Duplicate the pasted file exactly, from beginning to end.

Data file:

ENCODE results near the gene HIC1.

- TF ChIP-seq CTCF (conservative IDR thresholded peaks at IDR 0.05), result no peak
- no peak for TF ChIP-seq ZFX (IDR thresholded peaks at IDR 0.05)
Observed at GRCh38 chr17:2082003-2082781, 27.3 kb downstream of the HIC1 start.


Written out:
ENCODE results near the gene HIC1.

- TF ChIP-seq CTCF (conservative IDR thresholded peaks at IDR 0.05), result no peak
- no peak for TF ChIP-seq ZFX (IDR thresholded peaks at IDR 0.05)
Observed at GRCh38 chr17:2082003-2082781, 27.3 kb downstream of the HIC1 start.